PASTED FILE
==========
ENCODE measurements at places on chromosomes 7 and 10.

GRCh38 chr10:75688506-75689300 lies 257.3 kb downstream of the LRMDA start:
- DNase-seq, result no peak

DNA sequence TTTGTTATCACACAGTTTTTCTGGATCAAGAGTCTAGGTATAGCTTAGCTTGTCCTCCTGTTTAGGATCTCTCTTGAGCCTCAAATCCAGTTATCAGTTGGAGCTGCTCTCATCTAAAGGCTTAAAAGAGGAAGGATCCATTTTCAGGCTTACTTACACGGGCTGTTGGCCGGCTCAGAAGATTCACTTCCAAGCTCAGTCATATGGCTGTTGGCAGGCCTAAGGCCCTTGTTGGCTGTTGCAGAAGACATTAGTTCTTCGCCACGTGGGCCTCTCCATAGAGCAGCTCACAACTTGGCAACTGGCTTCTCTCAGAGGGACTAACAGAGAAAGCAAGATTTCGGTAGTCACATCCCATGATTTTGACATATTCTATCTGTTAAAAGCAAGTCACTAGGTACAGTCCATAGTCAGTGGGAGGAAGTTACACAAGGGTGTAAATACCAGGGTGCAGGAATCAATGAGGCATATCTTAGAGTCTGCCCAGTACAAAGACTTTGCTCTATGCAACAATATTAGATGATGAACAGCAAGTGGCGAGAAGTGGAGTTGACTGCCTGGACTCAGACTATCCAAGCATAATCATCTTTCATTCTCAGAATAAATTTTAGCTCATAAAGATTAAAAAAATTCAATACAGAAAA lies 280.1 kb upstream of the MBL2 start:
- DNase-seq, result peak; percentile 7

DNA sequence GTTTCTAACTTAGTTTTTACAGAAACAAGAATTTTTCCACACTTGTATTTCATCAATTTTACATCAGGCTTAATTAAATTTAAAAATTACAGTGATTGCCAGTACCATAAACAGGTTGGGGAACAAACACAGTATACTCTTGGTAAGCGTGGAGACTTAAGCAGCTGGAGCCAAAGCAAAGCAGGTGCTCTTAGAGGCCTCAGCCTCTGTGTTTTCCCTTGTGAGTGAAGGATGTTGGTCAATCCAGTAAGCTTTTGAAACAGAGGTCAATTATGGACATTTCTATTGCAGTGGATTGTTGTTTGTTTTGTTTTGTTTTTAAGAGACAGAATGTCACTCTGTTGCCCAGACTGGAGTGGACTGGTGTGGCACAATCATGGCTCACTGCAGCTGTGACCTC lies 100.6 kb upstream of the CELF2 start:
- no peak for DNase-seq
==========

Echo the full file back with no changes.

ENCODE measurements at places on chromosomes 7 and 10.

GRCh38 chr10:75688506-75689300 lies 257.3 kb downstream of the LRMDA start:
- DNase-seq, result no peak

DNA sequence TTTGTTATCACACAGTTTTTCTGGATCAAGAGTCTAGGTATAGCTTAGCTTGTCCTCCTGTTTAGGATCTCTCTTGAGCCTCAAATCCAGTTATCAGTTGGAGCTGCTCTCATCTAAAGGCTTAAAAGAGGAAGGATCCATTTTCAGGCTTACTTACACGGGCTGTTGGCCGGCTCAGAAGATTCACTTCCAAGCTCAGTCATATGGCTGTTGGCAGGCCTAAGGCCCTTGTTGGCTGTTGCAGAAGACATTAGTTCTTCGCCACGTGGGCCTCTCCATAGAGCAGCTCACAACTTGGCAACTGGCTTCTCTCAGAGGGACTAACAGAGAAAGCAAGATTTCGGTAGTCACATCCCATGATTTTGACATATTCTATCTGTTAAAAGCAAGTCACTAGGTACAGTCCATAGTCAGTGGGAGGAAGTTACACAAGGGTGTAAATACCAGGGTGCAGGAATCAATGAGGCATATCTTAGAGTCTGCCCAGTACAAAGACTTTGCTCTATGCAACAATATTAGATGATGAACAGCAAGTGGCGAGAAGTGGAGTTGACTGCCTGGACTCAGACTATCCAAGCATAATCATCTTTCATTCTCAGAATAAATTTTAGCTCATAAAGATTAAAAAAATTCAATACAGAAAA lies 280.1 kb upstream of the MBL2 start:
- DNase-seq, result peak; percentile 7

DNA sequence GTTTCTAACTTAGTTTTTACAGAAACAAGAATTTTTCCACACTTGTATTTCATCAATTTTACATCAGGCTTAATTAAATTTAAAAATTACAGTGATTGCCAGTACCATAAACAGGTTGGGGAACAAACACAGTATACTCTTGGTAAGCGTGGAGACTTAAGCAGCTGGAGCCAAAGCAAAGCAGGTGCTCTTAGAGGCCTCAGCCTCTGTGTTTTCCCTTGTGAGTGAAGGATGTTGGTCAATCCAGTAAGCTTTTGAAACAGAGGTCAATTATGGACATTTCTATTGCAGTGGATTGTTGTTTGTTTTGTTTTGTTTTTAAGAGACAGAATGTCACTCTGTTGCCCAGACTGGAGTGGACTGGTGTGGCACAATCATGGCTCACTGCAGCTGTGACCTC lies 100.6 kb upstream of the CELF2 start:
- no peak for DNase-seq